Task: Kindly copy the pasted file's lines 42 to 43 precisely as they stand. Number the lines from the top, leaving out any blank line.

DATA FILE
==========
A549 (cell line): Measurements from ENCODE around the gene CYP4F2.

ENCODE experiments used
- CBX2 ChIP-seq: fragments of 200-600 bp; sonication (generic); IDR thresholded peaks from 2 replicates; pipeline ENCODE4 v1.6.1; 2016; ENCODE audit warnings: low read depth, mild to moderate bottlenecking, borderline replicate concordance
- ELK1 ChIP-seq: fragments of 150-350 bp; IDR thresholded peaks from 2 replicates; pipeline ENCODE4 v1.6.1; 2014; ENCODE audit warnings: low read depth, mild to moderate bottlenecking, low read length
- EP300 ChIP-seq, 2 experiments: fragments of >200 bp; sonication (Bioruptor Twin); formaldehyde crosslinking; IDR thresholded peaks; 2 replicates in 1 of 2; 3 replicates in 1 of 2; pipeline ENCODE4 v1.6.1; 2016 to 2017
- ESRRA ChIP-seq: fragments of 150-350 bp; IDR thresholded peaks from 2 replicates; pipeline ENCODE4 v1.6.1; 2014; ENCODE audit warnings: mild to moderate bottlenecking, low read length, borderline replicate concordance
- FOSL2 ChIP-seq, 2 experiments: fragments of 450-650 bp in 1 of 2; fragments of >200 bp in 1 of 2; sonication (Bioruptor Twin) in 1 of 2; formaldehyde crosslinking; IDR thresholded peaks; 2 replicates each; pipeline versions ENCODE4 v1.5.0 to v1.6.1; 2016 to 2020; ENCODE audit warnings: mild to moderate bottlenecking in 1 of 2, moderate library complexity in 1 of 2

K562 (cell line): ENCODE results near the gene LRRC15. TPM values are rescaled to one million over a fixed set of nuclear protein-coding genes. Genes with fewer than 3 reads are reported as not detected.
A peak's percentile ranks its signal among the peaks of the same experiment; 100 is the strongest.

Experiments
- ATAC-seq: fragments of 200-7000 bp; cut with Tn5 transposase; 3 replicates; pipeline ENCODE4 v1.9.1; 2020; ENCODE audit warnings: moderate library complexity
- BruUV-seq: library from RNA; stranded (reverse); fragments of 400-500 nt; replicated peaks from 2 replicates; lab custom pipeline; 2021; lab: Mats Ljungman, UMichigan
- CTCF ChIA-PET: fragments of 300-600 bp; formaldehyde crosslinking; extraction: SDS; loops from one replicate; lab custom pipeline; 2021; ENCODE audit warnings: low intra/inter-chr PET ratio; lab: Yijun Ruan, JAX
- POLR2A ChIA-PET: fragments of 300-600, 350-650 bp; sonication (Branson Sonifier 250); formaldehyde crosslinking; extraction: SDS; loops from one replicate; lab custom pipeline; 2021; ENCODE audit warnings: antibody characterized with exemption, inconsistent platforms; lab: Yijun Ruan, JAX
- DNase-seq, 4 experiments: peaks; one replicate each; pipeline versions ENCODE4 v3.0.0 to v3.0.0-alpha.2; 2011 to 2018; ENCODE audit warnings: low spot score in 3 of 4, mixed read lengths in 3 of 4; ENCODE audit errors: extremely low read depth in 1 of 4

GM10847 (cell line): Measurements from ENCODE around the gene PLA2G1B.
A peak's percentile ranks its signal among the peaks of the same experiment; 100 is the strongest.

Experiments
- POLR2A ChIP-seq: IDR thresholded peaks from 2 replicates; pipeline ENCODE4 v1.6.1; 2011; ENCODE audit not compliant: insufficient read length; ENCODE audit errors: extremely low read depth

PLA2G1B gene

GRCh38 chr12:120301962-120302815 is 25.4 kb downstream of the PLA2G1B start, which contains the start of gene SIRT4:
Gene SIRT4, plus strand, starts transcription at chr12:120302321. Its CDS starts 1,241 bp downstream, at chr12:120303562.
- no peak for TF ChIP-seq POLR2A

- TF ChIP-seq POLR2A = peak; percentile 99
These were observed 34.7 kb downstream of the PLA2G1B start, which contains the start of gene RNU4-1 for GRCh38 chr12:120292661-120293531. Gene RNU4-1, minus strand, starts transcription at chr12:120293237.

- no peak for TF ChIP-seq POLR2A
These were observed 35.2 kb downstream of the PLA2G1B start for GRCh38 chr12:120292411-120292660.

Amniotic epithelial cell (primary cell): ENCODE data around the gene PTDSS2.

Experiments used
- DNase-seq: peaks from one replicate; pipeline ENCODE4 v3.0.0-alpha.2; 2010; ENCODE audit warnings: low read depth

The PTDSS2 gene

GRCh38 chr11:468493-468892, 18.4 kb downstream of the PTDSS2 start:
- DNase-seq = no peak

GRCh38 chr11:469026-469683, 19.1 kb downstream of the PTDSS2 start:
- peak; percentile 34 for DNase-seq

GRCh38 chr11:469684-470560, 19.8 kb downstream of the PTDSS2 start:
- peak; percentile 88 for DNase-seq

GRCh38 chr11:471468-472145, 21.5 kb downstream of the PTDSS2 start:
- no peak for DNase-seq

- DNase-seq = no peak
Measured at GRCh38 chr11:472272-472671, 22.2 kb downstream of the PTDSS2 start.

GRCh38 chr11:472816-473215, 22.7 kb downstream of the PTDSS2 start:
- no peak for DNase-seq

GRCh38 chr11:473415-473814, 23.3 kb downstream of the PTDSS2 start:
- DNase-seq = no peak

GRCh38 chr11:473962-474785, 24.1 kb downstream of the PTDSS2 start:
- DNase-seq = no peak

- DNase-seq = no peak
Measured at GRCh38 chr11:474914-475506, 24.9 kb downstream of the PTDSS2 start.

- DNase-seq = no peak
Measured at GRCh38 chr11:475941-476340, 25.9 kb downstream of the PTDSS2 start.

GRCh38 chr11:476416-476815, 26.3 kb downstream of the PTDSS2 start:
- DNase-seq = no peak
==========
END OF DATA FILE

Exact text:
GRCh38 chr11:472816-473215, 22.7 kb downstream of the PTDSS2 start:
- no peak for DNase-seq